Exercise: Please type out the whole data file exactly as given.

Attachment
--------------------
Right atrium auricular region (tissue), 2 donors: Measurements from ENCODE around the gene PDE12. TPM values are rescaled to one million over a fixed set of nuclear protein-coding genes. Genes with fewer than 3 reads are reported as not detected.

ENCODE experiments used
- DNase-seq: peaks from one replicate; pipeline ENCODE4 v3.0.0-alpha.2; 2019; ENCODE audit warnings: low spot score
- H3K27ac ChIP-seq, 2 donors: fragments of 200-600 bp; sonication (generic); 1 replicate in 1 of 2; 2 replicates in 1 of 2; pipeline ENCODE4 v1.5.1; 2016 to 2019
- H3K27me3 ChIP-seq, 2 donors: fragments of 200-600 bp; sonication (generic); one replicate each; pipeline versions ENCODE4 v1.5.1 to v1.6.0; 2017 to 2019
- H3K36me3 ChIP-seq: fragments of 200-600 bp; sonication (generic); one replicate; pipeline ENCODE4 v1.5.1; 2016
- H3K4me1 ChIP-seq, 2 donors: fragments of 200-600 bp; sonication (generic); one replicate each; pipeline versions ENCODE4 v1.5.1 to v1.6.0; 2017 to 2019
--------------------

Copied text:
Right atrium auricular region (tissue), 2 donors: Measurements from ENCODE around the gene PDE12. TPM values are rescaled to one million over a fixed set of nuclear protein-coding genes. Genes with fewer than 3 reads are reported as not detected.

ENCODE experiments used
- DNase-seq: peaks from one replicate; pipeline ENCODE4 v3.0.0-alpha.2; 2019; ENCODE audit warnings: low spot score
- H3K27ac ChIP-seq, 2 donors: fragments of 200-600 bp; sonication (generic); 1 replicate in 1 of 2; 2 replicates in 1 of 2; pipeline ENCODE4 v1.5.1; 2016 to 2019
- H3K27me3 ChIP-seq, 2 donors: fragments of 200-600 bp; sonication (generic); one replicate each; pipeline versions ENCODE4 v1.5.1 to v1.6.0; 2017 to 2019
- H3K36me3 ChIP-seq: fragments of 200-600 bp; sonication (generic); one replicate; pipeline ENCODE4 v1.5.1; 2016
- H3K4me1 ChIP-seq, 2 donors: fragments of 200-600 bp; sonication (generic); one replicate each; pipeline versions ENCODE4 v1.5.1 to v1.6.0; 2017 to 2019